The Danza: Barely counts as an example. Commander Thomas Griffin is played by Tom Wilkinson, but is only addressed once by his first name.
Enforced Method Acting: In 2, when the stars were hanging from the bamboo wall, Jackie Chan decided to play a prank on the acrophobic Chris Tucker and told him that the stunt people forgot to attach his safety harness. When the already terrified Chris literally started crying, Jackie realized he had gone too far.
Fatal Method Acting: Averted. A stunt nearly crushed Jackie Chan's skull between a pair of metal boxes. They slammed together about a quarter of a second after Jackie's head was clear. If he were any slower, he'd have been dead.
Irony as She Is Cast: In the third film, Lee tells Carter that he doesn't speak French, which is untrue for Jackie Chan in real life.
Money, Dear Boy: Jackie Chan kept starring in the films because he was offered an "irresistible" paycheck to continue making them. That said, by most accounts, he did enjoy making them and built a close rapport with Chris Tucker whilst filming.
Promoted Fanboy: Roman Polański was a fan of the first two movies. When it was learned that Rush Hour 3 was set in Paris, he asked Brett Ratner and the producers whether they could give him a small role to appear. They happily complied with his wish.
Throw It In!: Chris Tucker improvised much of his dialogue, as he normally does in his films. According to Brett Ratner, during the scene at Grauman's where Detective Carter bribes Stucky for information, there was so much improvisation between Tucker and John Hawkes that they almost did not think they could edit it together as a coherent conversation. There are still continuity errors in the dialogue for this reason.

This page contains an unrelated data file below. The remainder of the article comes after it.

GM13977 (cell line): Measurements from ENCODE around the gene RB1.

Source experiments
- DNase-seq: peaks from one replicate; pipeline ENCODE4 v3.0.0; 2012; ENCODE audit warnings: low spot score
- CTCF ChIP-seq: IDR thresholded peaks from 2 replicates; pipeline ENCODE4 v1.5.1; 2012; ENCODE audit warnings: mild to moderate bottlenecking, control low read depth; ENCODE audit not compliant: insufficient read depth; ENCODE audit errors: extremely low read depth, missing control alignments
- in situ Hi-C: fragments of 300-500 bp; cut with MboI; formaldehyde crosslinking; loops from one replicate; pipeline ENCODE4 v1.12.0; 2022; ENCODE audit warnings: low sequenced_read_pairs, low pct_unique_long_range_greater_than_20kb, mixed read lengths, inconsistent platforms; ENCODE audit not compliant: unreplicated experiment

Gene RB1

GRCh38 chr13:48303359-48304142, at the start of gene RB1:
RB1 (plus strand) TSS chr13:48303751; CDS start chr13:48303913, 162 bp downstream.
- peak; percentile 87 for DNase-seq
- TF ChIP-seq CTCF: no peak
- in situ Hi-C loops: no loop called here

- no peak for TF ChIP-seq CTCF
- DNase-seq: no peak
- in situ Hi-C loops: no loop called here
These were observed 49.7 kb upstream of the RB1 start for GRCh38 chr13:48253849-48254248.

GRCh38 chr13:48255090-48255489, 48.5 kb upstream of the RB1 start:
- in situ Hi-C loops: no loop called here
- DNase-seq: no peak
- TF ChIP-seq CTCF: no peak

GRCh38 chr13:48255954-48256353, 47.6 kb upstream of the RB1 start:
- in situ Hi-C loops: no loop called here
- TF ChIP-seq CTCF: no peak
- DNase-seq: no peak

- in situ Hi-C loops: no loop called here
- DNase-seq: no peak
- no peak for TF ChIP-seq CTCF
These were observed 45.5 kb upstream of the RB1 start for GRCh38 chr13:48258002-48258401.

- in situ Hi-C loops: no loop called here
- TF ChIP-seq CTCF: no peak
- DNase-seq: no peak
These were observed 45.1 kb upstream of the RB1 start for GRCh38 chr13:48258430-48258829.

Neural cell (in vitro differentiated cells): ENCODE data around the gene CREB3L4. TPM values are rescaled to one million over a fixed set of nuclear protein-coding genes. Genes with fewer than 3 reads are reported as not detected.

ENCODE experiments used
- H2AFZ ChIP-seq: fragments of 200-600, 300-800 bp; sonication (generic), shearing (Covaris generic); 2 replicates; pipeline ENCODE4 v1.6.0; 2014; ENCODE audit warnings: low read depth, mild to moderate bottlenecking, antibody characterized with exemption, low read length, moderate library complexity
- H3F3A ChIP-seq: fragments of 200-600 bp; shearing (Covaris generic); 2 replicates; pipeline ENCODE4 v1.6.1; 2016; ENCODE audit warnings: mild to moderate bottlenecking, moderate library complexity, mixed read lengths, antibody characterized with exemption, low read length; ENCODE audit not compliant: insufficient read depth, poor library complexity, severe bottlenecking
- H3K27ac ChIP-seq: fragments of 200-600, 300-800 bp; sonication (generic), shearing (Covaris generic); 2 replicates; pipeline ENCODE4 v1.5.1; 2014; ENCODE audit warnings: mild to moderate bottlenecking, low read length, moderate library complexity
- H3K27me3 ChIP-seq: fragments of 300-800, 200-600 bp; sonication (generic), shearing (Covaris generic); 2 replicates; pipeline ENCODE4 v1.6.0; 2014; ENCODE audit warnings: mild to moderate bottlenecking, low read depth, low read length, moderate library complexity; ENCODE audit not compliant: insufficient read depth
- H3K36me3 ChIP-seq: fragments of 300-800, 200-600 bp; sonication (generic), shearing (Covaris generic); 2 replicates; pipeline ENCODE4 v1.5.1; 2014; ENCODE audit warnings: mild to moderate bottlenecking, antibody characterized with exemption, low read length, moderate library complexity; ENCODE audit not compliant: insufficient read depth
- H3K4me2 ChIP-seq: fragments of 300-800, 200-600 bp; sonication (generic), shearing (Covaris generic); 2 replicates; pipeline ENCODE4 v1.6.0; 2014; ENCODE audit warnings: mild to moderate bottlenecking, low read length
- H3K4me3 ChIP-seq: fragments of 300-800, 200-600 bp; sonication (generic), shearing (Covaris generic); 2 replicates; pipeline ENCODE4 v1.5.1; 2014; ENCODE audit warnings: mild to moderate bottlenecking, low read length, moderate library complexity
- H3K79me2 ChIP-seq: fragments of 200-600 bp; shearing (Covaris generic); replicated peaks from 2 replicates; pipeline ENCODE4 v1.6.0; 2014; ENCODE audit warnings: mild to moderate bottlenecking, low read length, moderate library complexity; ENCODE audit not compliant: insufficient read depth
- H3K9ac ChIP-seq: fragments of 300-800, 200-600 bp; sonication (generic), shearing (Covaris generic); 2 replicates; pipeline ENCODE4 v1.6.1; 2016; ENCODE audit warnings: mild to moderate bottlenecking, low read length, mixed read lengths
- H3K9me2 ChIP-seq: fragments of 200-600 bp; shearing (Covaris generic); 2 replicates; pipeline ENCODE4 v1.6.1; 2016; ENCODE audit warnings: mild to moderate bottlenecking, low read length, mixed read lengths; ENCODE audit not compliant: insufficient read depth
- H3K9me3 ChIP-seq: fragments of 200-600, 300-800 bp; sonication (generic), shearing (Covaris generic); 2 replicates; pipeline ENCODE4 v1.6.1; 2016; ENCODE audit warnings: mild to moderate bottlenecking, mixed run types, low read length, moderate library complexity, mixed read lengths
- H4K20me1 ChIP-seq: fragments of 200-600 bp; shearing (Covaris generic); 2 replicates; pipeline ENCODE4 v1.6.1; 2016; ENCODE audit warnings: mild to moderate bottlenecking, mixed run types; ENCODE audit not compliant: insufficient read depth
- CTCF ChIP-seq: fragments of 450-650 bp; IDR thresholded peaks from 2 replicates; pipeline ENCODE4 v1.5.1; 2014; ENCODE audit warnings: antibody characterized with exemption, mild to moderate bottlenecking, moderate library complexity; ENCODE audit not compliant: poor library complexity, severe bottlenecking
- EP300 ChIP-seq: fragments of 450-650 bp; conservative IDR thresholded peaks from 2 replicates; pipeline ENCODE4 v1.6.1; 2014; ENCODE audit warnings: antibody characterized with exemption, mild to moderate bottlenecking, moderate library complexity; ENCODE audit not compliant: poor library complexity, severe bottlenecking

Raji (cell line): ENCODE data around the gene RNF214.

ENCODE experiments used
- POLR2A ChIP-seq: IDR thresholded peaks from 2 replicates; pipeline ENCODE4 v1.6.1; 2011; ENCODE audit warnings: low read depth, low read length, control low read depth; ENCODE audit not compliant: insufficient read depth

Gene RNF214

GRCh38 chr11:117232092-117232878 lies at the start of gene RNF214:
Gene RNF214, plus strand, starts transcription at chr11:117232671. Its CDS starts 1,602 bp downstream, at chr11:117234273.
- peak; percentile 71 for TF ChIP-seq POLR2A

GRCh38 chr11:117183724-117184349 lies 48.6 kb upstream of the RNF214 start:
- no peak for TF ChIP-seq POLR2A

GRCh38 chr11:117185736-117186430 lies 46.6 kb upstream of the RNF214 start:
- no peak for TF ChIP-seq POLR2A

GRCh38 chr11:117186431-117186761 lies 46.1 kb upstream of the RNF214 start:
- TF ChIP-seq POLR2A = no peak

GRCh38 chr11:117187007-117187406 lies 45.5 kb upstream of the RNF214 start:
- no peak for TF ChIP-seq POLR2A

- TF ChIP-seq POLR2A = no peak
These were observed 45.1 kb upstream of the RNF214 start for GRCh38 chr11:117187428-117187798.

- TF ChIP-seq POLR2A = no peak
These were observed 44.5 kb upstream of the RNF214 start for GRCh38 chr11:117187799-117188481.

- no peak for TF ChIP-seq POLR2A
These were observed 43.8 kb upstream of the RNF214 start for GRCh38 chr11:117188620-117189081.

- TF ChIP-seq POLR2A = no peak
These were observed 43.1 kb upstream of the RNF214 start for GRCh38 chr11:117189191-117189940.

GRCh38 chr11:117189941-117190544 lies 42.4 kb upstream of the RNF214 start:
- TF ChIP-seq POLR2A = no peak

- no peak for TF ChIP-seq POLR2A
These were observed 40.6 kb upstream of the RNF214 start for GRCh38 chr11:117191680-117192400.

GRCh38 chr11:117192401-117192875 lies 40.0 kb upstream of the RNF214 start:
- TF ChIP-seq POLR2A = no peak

Translation Convention: The series pointedly averts this, featuring a great deal of Cantonese, and in the third film's case, French.
Troubled Production: The production of the second film went pretty smoothly, but it has become infamous for a single incident that occurred as it was wrapping. One scene involving a bust on a counterfeit ring in Las Vegas was to end with a pile of money going up in flames and $100 million worth of bills floating through the air. The scene was shot without issue, but the prop bills they had used were so convincing that extras and bystanders had picked them up and attempted to use it as actual legal tender on the Vegas Strip and beyond. The Secret Service ended up intervening, accusing the prop maker, Independent Studio Services, of counterfeiting, and forced them to recall and destroy all the money they had sent out to other productions. ISS did manage to survive the ordeal, but not without significant cost. (A rather ironic case of real life imitating art; the film itself centers on the protagonists trying to stop a massive money-laundering scheme, using counterfeit bills closely resembling U.S. legal tender—assisted by a Secret Service agent, no less.)